Presentation on theme: "Labour Markets & Youth Employment in the Arab States"— Presentation transcript:
1 Labour Markets & Youth Employment in the Arab States Prepared by Tariq A. HaqEmployment Development and Strategies OfficerILO – Regional Office for Arab States, BeirutPresented by Joop TheunissenUNDP/UNDESA Sub-Regional WorkshopYouth Policies & Strategies in the context of the MDGsRabat, Morocco, 6-8 July 2005
2 Outline Youth employment trends and indicators GlobalRegionalPolicy responses to youth employment challenge
3 Youth-specific difficulties in transition from education to employment Lack of employment experience of youth“Insider-outsider” effects related to labour marketWage and job expectations of graduates: mismatch between aspirations & labour market realitiesQuality & relevance of education to labour marketConstraints on self-employment & entrepreneurship developmentLack of organization and voice among young women and men (where are young members of workers and employers associations?)
4 Youth statistics-- cross-country differences I Activity rates of:youth (15 – 24) declined from 70% in 1950 to 59% in 2000adults (25-64) increased from 73% to 79%Growing participation of youth in educationActivity rates of young men much higher than those of young females but converging (in 1950 the gender gap was 29.2 percent points, in percent points)
5 Youth statistics – cross-country differences II Activity rates of young people differ by region – the lowest in Europe, followed by Latin America and Northern America, the highest in Asia, Africa and OceaniaUnemployment rates of youth consistently higher than the adult unemployment rates, in most countries between 2 and 4 timesIn most countries in the world, young women have higher unemployment rates than young men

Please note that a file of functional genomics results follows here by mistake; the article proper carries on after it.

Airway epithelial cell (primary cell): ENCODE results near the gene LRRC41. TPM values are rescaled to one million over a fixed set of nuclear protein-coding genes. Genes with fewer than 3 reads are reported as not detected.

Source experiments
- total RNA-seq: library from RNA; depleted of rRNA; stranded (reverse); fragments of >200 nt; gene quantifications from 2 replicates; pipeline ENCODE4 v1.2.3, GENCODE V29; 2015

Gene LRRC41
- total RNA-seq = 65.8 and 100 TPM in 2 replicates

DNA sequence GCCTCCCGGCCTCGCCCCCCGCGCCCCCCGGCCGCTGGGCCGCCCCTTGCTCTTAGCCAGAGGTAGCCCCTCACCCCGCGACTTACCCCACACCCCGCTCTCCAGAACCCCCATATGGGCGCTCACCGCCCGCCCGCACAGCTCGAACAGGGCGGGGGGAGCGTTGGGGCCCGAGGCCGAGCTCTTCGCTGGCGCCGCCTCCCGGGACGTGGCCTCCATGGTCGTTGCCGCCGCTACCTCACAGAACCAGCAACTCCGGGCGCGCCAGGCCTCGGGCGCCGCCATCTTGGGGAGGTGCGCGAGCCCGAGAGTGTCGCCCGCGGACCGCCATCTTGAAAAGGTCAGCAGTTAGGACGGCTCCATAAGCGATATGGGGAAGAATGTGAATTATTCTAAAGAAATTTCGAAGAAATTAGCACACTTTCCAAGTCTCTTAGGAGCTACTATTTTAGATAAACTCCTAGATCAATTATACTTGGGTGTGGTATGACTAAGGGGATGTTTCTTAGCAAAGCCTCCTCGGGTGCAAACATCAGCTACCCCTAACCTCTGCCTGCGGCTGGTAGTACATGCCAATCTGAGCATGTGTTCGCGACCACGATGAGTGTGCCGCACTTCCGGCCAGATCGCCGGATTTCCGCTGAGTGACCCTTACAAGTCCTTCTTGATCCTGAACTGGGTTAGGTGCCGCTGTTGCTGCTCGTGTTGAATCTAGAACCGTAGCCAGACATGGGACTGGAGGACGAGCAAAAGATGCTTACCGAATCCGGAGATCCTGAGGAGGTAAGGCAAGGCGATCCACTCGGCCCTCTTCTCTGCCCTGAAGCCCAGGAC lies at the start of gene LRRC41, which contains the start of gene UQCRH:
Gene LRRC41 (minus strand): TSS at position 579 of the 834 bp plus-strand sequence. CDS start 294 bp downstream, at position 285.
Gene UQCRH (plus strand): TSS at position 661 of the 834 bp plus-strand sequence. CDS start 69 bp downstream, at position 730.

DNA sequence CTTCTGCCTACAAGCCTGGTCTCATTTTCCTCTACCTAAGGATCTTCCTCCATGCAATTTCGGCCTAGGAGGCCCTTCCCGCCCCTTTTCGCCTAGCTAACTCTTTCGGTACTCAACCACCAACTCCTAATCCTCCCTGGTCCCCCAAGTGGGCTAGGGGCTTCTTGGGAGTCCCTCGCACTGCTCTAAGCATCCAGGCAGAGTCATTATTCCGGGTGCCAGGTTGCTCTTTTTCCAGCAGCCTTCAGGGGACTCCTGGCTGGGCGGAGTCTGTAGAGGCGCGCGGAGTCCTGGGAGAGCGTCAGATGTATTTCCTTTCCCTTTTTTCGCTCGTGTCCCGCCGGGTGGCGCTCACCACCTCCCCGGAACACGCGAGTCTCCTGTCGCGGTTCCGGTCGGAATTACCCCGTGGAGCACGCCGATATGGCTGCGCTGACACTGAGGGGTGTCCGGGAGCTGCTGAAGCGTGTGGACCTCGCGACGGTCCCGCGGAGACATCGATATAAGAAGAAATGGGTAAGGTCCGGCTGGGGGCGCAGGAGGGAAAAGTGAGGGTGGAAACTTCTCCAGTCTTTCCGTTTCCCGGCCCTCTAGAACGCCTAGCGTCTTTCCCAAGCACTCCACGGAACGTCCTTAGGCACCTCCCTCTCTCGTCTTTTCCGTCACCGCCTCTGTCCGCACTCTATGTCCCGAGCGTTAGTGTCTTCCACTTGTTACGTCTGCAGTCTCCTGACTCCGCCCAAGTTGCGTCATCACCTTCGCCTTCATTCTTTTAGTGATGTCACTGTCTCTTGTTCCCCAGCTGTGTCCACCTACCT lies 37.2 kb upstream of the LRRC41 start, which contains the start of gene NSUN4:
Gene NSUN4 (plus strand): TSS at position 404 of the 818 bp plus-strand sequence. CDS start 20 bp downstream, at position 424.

6 CountryYearYouth UR in %Youth UR to adult URRatio of youth U in total U %Algeria1992n.a.65.7Bahrain200060.7Egypt199920.44.959.5Morocco15.41.638.2UAE47.0West Bank and Gaza200135.1Yemen48.4
7 Arab Regional Economic Context Variable, but generally sluggish economic growthLabour force growth is higher than both GDP growth & jobs createdUnemployment is acute amongst youth, especially young womenCreeping poverty across the region even beyond the countries affected by conflictNationalization of workforces in the Gulf with implications for young migrant workers in regionIncreased restrictions on labour markets in EU
8 High Unemployment for Arab youth Around 12.5 million unemployed, coupled with high underemploymentHighest (and increasing) unemployment rates in the world, especially for youth2.5 million new youth entrants to the labour market annually, expected to rise to 3 million during – need to create jobs for these new entrants just to maintain current unemployment levelsYouth unemployment rates are much higher than adult unemployment rates, averaging 25.6 % in 2003 (cf. 21.0% in Sub-Saharan Africa)
9 Gender Gap in Employment Average female unemployment rate of 16.5 % was 5.9 % points higher than the male rate of 10.6 % in 2003Unemployment for young women in Arab countries ranges from 13 % in Bahrain to almost 39 % in AlgeriaUnemployed women are mainly:young new labour force entrants (with primary & secondary education)laid off workers following restructuring and privatization - in Jordan, Morocco, Tunisia and Egypt
10 A comprehensive employment policy that is inclusive of youth Such policy must be based on reliable economic and labour market analysis identifying potentials and challenges for young people (requires LMIS)Policy and programs need to be better tailored toward:enhancing employabilitypromoting employmentimproving social security of young peoplePartnerships!
11 Targeted Active Labour Market Policies for Young Women & Men Well functioning employment servicesRe-skilling of work force:bridging the skills gap to match labour supply with demandlinking training programs with employmentEntrepreneurship training in basic business skills, especially for young women and menEmployment subsidies for disadvantaged youth (school drop outs, vulnerable youth, youth with disabilities, etc.)
12 Young Migrant WorkersAdmitting the reality of migration in receiving countries: defining a clear and realistic strategy and policy for migration, shifting emphasis from quantity to quality of expatriatesInitiating and developing a consultative process between sending and receiving countries, based on mutual respect and benefitMore active role for workers’ organizations to defend migrant workers’ rightsPublic and media awareness on migrant workers’ rights
13 THANK YOU! FOR MORE INFORMATION ON THIS PRESENTATION CONTACT Tariq A. HaqEmployment Development and Strategies OfficerILO – Regional Office for Arab States, Beirut
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